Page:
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Lebanese Sunni militant group head says coordination with Shiite Hezbollah is vital to fight Israel

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BEIRUT (AP) — The head of a Lebanese Sunni political and militant group that has joined the Shiite militant group Hezbollah in its fight against Israel on Lebanon’s border said Tuesday that the conflict has helped strengthen cooperation between the two groups.

The Secretary-General of al-Jamaa al-Islamiya, or the Islamic Group, Sheikh Mohammed Takkoush said his faction decided to join the fighting along the Lebanon-Israel border because of Israel’s crushing offensive on the Gaza Strip and its strikes against Lebanese towns and villages killing civilians, including journalists, since the Israel-Hamas war started on Oct.7.

“We decided to join (the battle) as a national, religious and moral duty. We did that to defend our land and villages,” Takkoush told The Associated Press at his group’s headquarters in Beirut. “We also did so in support of our brothers in Gaza,” where he said Israel was committing an “open massacre.”

Hamas led a surprise attack in southern Israel on Oct. 7 that killed around 1,200 people and took another 250 hostage. The ensuing Israeli bombardment and ground invasion of the Gaza Strip has killed more than 32,000 Palestinians there, according to local health officials. Since then, violence along the Lebanon-Israel border intensified, displacing tens of thousands of people on both sides

Takkoush said he believed Israel has ambitions to seize more territory “not only in Palestine but in Lebanon too.”

The Islamic Group is one of Lebanon’s main Sunni factions but has kept a low profile politically over the years. It has one member in Lebanon’s 128-seat legislature. Elections within the group in 2022 brought its leadership closer to Hamas.

Like Hamas, it is inspired by the ideology of the Pan-Arab Islamist political movement The Muslim Brotherhood, founded in Egypt in 1928 by a school teacher-turned-Islamic ideologue Hassan al-Banna.

It carries out attacks against Israel mainly from the southern city of Sidon where the group once enjoyed wide influence.

Takkoush said his group makes its own decisions in the field but coordinates closely with Hezbollah, and with the Lebanese branch of the Palestinian militant group Hamas.

“Part of (the attacks against Israeli forces) were in coordination with Hamas, which coordinates with Hezbollah,” he said adding that direct cooperation with Hezbollah “is on the rise and this is being reflected in the field.” He did not elaborate further.

While the Lebanese border area is seen as a Hezbollah stronghold and its population is primarily Shiite, it also has Sunni villages, where the Islamic Group primarily operates.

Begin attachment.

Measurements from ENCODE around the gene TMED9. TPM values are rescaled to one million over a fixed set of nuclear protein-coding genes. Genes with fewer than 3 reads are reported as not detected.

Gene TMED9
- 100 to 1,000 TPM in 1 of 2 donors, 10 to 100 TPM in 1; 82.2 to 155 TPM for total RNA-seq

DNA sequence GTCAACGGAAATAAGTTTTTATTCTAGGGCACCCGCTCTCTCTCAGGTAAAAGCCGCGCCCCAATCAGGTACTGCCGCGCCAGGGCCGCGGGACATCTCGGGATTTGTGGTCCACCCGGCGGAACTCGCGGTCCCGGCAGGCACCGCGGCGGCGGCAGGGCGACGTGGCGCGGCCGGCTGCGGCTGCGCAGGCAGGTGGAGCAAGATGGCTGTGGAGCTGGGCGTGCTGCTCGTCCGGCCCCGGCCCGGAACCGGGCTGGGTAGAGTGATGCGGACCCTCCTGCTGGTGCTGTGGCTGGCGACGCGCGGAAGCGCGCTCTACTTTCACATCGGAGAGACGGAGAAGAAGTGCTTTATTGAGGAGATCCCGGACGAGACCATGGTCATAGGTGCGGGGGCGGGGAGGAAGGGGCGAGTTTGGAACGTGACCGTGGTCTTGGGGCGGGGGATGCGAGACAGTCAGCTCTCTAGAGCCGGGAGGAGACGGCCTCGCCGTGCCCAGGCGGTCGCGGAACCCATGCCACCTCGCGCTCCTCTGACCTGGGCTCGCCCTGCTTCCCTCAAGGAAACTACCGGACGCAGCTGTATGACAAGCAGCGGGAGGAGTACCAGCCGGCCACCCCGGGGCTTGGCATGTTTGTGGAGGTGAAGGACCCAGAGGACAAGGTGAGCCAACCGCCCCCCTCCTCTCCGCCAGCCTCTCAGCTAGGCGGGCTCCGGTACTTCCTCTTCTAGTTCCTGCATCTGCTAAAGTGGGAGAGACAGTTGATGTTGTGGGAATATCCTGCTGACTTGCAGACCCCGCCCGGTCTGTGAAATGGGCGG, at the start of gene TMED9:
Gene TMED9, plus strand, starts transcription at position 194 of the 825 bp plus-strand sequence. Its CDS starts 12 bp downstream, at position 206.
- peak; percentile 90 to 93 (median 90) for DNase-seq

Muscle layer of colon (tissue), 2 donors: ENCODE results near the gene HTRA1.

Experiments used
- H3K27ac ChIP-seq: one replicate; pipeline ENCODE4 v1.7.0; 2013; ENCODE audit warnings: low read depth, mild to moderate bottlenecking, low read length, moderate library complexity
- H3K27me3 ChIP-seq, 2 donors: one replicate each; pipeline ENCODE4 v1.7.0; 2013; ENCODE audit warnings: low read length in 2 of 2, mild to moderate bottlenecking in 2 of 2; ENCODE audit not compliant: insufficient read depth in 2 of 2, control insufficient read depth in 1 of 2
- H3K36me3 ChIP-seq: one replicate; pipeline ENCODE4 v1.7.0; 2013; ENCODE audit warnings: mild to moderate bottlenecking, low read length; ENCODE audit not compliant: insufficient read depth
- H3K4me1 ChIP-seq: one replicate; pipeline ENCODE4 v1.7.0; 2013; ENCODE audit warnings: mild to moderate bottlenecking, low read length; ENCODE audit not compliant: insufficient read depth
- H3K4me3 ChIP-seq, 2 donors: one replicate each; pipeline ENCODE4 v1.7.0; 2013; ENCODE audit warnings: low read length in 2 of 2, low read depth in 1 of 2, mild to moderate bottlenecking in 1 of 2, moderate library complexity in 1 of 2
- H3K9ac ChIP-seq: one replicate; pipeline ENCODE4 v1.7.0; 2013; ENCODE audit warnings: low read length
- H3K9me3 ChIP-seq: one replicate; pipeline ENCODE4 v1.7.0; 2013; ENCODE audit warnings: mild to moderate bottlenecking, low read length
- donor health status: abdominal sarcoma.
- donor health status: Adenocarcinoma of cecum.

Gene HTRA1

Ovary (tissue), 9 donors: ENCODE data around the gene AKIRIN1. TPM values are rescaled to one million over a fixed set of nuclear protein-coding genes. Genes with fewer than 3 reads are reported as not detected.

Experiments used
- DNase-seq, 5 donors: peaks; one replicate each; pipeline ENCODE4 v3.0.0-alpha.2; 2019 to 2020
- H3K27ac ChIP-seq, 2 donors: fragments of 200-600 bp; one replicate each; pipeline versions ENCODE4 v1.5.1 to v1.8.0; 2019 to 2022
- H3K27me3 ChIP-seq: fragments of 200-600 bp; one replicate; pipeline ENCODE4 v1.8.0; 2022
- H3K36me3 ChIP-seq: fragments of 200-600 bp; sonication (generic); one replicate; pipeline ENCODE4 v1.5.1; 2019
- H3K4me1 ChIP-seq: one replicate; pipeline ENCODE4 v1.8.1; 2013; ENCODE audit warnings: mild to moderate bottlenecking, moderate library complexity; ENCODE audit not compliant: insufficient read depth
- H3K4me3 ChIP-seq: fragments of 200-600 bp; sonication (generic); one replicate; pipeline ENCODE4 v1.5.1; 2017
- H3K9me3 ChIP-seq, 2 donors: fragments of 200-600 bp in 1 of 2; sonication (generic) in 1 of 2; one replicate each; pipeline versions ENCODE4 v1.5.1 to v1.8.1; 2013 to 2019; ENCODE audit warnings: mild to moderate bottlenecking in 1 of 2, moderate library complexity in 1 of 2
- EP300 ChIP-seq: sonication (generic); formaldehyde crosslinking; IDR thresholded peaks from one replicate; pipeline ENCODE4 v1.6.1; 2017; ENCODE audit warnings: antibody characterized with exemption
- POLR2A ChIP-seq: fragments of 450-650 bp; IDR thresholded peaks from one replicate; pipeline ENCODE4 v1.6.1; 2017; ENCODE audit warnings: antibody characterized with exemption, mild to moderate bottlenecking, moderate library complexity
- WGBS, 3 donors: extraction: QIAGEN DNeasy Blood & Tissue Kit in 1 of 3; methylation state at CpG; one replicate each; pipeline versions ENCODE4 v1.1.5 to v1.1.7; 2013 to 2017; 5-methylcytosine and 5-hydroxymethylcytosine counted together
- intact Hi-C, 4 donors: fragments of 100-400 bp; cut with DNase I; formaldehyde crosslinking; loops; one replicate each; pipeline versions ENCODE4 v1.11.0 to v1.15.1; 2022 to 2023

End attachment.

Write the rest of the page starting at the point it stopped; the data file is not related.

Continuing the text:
The tensions between Islam’s two main sects — Sunni and Shiite — originated following the death of Prophet Muhammad in 632. It has reverberated across the wider Middle East till the present day thus making cooperation between Hezbollah and al-Jamaa al-Islamiya all the more rare.

The Islamic Group’s armed wing, known as the Fajr Forces, has claimed responsibility for a series of attacks along the Lebanon-Israel border since the outbreak of the Israel-Hamas war.

They have lost five fighters so far, Takkoush said, with three killed in an Israeli airstrike in a border area earlier this month.

The other two were killed in a Jan. 2, Israeli strike on an apartment in Beirut that targeted top Hamas official Saleh Arouri.

The group’s use of weapons against Israel is not new. It founded its Fajr Forces in 1982 at the height of the Israeli invasion of Lebanon.

Israel withdrew from southern Lebanon in 2000 ending an 18-year occupation. But the Lebanese government says Israel still occupies the disputed Chebaa Farms and Kfar Chouba hills that Israel captured from Syria during the 1967 Mideast war.

In the current conflict, “coordinating and cooperating with a movement like Hamas, the most honorable liberation movement, is an honor,” Takkoush said.

Regarding his group’s relations with Hezbollah, Takkoush said it had gone through ups and downs. They had differences regarding the conflicts in Syria and Yemen but put them aside “to resist the Israeli occupation of parts of our Lebanese territories,” he said.

“Our relations with Hezbollah are good and growing and it is being strengthened as we go through war,” Takkoush said.

Takkoush added that all the weapons they use, from bullets to rockets, are from their own arsenal. “We did not get even a bullet from any side,” he said.

As Hezbollah has solidified its position as the most powerful political and military entity in Lebanon, the country’s Sunni community has floundered in the absence of a strong leader.

Asked whether the Islamic Group is trying to fill the gap in Lebanon’s Sunni political leadership left behind by former Prime Minister Saad Hariri who quit politics two years ago, Takkoush said that Prime Minister Saad Hariri still has a base of support and popularity, but his group was not in the habit of filling anyone’s absence.

“We introduce ourselves as partners in building generations and (state) institutions but we do not replace anyone,” he said.

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